Sensory integration (also referred to as sensory processing) is a basic neurological process that happens automatically in all of us all the time. Information from the world around us is continuously received by our senses and sent to the brain. This includes information from our familiar senses of smell, taste, vision and hearing, as well as three more fundamental and less familiar senses:
The tactile sense, with receptors on our skin from head to toe, receives perceptions about whether we are actively touching something or being actively touched by something else. It recognizes shapes, textures, and sizes of objects in our environment. It helps us distinguish between threatening and non-threatening touch. It tells our brain where “we” stop and the world outside our bodies begins.
The vestibular sense, with its sensors located in our inner ears, tells our brain when we are moving, what direction we are moving in, which way is up and where our body "is" in space. It is responsible for balance and good posture, as well as our orientation and attention to the world around us.
The proprioceptive sense, which has receptors in all our muscles and joints, gives our brain information about where our body parts are and how they "connect" with the objects they use and how to position our bodies correctly for coordinated movement. It gives us a sense of how hard to push and pull to move and lift objects and ourselves. The brain receives these messages from our sense organs and organizes and integrates this information to produce meaningful and appropriate responses.
This includes coordinated movement, good balance and postural control and tolerance for everyday sounds, touch, smells and tastes. Effective sensory integration is responsible for self-regulation of attention, arousal, impulse control, frustration tolerance and emotional responses.
These are the foundations for comfortable and coordinated interaction with the world around us, from playing on the playground or sitting and working at our desks at school to using utensils properly to eat our food or socializing comfortably with groups of peers. Adequate sensory processing makes a child ready to learn, and lays the foundation for a child’s sense of mastery and self-esteem.
Children who process sensory information poorly have difficulty organizing and interpreting information from their senses. The brain’s response to sensory stimulation is often inadequate or overreactive. This negatively impacts on the development of complex learning, motor coordination, and appropriate behavior. It can affect how well a child pays attention, maintains the proper level of arousal for various environments and regulates his or her emotional states. These children may be irritated and upset by normal sensory experiences in their everyday environment, such as sounds, touch, movement or even lights or they may crave intense and often inappropriate amounts of stimulation.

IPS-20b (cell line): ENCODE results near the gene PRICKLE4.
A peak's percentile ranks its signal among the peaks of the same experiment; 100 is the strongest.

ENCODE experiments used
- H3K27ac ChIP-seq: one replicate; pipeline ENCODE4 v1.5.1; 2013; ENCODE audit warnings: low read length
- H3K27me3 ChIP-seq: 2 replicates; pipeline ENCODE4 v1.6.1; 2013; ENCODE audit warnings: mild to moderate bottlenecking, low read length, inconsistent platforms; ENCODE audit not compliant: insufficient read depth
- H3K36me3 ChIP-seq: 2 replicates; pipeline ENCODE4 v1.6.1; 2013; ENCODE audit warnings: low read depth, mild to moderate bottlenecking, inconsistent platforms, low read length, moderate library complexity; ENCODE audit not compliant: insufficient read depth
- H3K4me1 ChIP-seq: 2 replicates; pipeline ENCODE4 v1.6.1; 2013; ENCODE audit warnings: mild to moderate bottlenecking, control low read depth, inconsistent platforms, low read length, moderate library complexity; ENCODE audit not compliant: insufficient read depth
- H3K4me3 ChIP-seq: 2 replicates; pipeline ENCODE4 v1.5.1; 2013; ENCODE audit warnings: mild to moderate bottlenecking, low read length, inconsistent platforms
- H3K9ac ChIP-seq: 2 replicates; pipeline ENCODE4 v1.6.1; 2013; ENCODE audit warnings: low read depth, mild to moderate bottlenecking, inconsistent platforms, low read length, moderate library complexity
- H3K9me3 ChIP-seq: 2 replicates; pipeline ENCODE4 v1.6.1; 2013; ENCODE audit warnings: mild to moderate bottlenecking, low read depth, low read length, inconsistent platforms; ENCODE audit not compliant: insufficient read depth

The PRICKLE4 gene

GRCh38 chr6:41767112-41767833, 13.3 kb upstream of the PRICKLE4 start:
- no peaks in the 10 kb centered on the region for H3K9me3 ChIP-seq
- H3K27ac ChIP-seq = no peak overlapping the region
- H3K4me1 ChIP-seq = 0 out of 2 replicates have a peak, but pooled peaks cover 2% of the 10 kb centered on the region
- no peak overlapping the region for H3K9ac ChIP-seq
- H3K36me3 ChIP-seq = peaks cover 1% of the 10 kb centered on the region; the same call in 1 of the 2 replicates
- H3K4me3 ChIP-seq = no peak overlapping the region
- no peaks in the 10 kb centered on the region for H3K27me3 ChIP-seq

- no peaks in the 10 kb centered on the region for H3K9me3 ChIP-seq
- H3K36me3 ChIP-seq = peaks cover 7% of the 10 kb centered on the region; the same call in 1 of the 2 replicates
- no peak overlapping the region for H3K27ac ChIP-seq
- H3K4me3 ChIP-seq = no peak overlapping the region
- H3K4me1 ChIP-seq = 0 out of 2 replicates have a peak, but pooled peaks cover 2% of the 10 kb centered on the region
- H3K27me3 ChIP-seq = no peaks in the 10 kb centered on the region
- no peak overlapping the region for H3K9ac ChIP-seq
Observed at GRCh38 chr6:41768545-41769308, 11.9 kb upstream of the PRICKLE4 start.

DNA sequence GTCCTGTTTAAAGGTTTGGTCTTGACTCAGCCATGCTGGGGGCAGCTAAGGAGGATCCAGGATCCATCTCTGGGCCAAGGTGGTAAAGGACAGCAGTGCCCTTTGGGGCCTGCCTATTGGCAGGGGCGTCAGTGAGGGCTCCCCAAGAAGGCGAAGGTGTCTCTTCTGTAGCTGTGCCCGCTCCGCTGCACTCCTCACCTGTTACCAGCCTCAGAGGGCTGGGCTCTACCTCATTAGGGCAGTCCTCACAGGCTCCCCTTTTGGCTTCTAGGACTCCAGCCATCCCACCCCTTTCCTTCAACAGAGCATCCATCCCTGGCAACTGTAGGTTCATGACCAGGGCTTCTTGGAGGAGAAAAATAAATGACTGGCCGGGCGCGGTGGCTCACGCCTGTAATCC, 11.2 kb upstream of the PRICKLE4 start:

........Craves excessive movement or is afraid or overwhelmed by normal movement
........Becomes irritated and withdraws from everyday touch, smells, tastes and sounds
.........Poor coordination, clumsy
.........Poor sense of “personal space”, often bumps into things and people
.........Appears inattentive, under or over-aroused, emotional labile
.........Has difficulty learning new motor tasks, following multistep directions
.........Presses or pushes too hard on toys, pencils, spills often
.........Avoids physical play (gym, playground, sports) typical of peers
.........Writing, dressing, feeding difficulties
.........Poor attention and organization
.........Poor impulse control, poor emotional regulation
.........Easily over-aroused or often “hard to get going”
.........Tires easily, slumps in chair, leans on people or walls, likes to work lying down
We assess how effectively children use their sensory integration and motor coordination systems to interact with the world: at home, in school, during play, and when eating, dressing, communicating and socializing.
If skill levels or functional abilities are delayed or inadequate, or if there are behavioral issues based in sensory processing weaknesses, we determine the contributing factors and address these issues.
Goal of treatment:
Our goal is to help your child develop the fundamental skills necessary to adequately and safely perform the physical, academic and social activities of daily life and to interact comfortably and effectively with peers and adults.